Although most Alabamans today probably assume that the Creek Indians are an ancient, indigenous ethnic group, that once occupied all or most of their state, the Creek Tribe, in fact, is a political entity that is not much older than Alabama itself. The ethnic label “Creek” does not even appear on maps until 1745. Until after the American Revolution, maps described locations of specifically named ethnic groups within the geographical regions denote as “Creek.”  The word “Muscogee” – which nowadays is considered synonymous with “Creek” – does not appear on any maps until late in the 18th Century. Location and Geography Lee County is located in east central Alabama, northeast of Phoenix City, AL and Columbus, GA.  In 1832 the Treaty of Cusseta transferred the lands of the Creek Confederacy to the United States.  This territory included what is now Lee County.  In 1866, it was created from Russell, Chambers, Macon and Tallapoosa Counties and named after General Robert E. Lee.  Immediately to the east is Russell County and to the north is Chambers County. Tallapoosa adjoins on short segment of the northeastern section of Lee. Macon County adjoins on the southwest. The eastern boundary of Lee is the Chattahoochee River and Georgia state line. The northern part of the county forms the southern tip of the Piedmont geological zone that is generally known by geologists as the Fall...

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Native American History of Henry County, Alabama

Henry County is located in the southeast corner of Alabama, immediately west of the Chattahoochee River and the State of Georgia. It is named after the Governor of Virginia during the American Revolution, Patrick Henry. The county seat is Abbeville. To the north is Barbour County, AL. On the northeast boundary is Clay County, GA and to the Southeast is Early County, GA. Henry County adjoins Houston County, AL to the south and Dale County, AL to the west. Geology and Hydrology The entire county is in Alabama’s Gulf Coastal Plain. The county’s terrain is characterized by low rolling clay hills and sandy loam along river or creek bottomlands. This region is underlain by relatively young sedimentary and metamorphic rocks. Part of the county drains eastward into the Chattahoochee River, while the Choctawhatchee River flows through the western part of Henry. During Native American occupation, the Chattahoochee would have been navigable by the largest of indigenous trade canoes or Chontal Maya sea-going craft. The Choctawhatchee is navigable for canoes and small boats. Another major stream in Henry County is Abbie Creek. Native American Occupation In 1832 the Treaty of Cusseta transferred the remaining lands of the Creek Confederacy to the United States. This territory included what is now Henry County. Although most Alabamans today probably assume that the Creek Indians are an ancient, indigenous ethnic group, that once occupied...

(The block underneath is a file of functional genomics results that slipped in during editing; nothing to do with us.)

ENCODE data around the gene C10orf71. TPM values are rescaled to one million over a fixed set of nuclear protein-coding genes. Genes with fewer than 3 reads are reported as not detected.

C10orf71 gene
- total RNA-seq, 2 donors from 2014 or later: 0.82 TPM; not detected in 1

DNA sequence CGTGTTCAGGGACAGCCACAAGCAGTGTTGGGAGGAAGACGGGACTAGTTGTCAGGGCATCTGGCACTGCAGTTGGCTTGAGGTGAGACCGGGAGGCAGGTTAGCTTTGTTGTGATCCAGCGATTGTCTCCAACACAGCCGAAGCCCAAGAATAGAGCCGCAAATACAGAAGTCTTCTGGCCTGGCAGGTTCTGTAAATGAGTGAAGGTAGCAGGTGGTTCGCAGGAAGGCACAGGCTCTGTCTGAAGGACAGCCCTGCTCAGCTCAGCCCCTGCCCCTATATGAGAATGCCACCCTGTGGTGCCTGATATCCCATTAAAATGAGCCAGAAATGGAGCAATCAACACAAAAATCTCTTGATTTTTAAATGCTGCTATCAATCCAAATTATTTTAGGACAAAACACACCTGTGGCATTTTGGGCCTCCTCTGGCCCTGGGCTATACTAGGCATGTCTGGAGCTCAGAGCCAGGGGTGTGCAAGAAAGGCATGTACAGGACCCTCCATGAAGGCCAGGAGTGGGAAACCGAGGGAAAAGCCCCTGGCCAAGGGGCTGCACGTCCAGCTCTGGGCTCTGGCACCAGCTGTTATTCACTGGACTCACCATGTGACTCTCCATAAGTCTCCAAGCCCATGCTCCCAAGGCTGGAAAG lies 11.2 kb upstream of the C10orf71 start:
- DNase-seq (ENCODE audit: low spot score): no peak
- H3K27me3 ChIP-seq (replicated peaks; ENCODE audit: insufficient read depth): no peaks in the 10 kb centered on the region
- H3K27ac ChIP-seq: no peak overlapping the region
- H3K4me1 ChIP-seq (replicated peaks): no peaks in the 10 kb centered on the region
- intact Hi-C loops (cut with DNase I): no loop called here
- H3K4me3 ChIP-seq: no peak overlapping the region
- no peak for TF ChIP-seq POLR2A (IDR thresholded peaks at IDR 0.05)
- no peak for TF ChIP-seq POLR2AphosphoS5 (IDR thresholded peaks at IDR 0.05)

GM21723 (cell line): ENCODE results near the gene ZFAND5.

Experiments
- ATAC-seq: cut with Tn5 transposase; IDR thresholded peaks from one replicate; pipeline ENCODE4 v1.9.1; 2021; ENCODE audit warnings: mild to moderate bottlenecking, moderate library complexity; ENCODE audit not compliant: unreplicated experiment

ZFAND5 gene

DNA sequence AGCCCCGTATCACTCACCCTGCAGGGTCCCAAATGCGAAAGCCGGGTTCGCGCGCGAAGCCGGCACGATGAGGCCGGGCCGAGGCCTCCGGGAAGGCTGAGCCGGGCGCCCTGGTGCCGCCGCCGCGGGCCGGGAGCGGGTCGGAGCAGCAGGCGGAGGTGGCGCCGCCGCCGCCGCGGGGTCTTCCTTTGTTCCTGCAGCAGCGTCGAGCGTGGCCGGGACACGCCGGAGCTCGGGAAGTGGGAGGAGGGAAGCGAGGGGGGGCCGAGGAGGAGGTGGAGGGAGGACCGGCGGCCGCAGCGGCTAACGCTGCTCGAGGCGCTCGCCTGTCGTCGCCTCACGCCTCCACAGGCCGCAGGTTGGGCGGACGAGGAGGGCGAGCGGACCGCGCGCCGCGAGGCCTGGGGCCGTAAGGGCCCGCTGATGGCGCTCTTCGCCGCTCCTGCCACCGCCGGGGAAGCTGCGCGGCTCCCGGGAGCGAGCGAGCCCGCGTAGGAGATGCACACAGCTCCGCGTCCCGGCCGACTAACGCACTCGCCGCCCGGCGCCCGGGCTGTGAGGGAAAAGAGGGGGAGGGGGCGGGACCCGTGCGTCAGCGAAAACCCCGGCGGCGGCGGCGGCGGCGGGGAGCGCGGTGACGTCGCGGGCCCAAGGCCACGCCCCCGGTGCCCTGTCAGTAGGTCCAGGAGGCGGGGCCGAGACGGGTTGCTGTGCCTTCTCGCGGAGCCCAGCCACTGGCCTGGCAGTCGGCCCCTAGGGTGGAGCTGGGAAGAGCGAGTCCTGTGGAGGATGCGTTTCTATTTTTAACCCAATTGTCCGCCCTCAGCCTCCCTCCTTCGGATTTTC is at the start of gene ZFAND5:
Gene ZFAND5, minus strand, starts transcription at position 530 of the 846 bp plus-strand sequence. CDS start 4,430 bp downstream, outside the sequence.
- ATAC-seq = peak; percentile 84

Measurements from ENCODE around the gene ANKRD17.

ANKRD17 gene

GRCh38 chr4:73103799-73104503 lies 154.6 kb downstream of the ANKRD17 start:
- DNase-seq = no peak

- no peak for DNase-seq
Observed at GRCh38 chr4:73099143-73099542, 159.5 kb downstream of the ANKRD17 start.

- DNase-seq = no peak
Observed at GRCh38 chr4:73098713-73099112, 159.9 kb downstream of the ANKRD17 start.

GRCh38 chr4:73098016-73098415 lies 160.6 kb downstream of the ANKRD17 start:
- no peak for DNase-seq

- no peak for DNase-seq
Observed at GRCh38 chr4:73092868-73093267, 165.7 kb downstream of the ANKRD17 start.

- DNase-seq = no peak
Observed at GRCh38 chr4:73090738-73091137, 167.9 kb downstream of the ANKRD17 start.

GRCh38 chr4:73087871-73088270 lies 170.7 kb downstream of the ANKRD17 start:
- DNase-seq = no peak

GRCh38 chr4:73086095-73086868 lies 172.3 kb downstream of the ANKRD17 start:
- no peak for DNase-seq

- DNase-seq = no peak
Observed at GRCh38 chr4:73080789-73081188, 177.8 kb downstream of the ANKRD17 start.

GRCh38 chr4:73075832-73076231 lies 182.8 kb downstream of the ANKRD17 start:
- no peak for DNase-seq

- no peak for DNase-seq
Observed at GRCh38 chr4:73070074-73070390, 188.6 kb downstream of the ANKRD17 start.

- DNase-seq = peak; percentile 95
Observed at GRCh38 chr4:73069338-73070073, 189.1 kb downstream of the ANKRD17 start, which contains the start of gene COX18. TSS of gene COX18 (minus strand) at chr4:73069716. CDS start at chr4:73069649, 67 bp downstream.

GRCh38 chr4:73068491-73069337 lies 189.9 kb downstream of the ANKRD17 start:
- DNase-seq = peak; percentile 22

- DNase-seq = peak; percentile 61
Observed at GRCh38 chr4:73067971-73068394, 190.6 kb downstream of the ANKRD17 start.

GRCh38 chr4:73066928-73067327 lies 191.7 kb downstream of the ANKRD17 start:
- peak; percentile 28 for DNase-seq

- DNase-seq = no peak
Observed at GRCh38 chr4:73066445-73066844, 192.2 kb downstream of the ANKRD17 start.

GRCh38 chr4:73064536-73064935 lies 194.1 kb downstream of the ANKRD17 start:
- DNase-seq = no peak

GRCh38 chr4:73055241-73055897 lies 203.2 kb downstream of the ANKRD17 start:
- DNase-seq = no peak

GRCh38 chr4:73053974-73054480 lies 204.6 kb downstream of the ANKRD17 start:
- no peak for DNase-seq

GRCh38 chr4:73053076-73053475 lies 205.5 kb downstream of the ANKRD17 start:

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Native American History of Geneva County, Alabama